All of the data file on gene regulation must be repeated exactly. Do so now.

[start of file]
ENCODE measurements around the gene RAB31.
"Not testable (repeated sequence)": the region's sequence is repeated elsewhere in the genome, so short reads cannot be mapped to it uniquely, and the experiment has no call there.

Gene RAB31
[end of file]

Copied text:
ENCODE measurements around the gene RAB31.
"Not testable (repeated sequence)": the region's sequence is repeated elsewhere in the genome, so short reads cannot be mapped to it uniquely, and the experiment has no call there.

Gene RAB31